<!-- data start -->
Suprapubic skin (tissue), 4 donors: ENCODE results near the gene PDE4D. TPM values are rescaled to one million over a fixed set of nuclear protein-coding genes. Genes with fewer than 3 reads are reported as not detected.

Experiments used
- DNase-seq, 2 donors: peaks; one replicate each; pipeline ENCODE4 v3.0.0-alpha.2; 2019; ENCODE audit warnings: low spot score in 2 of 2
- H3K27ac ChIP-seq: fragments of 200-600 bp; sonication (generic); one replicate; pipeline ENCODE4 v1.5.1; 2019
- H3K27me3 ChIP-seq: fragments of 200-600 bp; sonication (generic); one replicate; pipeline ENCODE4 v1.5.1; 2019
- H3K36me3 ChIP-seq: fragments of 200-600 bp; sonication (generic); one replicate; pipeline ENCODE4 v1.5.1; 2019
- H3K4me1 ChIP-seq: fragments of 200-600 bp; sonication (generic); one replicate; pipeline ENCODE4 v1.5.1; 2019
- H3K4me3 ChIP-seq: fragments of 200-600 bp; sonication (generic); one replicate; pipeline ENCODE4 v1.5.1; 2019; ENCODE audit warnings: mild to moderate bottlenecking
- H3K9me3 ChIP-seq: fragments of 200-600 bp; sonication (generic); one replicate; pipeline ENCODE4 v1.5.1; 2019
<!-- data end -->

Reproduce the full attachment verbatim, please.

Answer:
Suprapubic skin (tissue), 4 donors: ENCODE results near the gene PDE4D. TPM values are rescaled to one million over a fixed set of nuclear protein-coding genes. Genes with fewer than 3 reads are reported as not detected.

Experiments used
- DNase-seq, 2 donors: peaks; one replicate each; pipeline ENCODE4 v3.0.0-alpha.2; 2019; ENCODE audit warnings: low spot score in 2 of 2
- H3K27ac ChIP-seq: fragments of 200-600 bp; sonication (generic); one replicate; pipeline ENCODE4 v1.5.1; 2019
- H3K27me3 ChIP-seq: fragments of 200-600 bp; sonication (generic); one replicate; pipeline ENCODE4 v1.5.1; 2019
- H3K36me3 ChIP-seq: fragments of 200-600 bp; sonication (generic); one replicate; pipeline ENCODE4 v1.5.1; 2019
- H3K4me1 ChIP-seq: fragments of 200-600 bp; sonication (generic); one replicate; pipeline ENCODE4 v1.5.1; 2019
- H3K4me3 ChIP-seq: fragments of 200-600 bp; sonication (generic); one replicate; pipeline ENCODE4 v1.5.1; 2019; ENCODE audit warnings: mild to moderate bottlenecking
- H3K9me3 ChIP-seq: fragments of 200-600 bp; sonication (generic); one replicate; pipeline ENCODE4 v1.5.1; 2019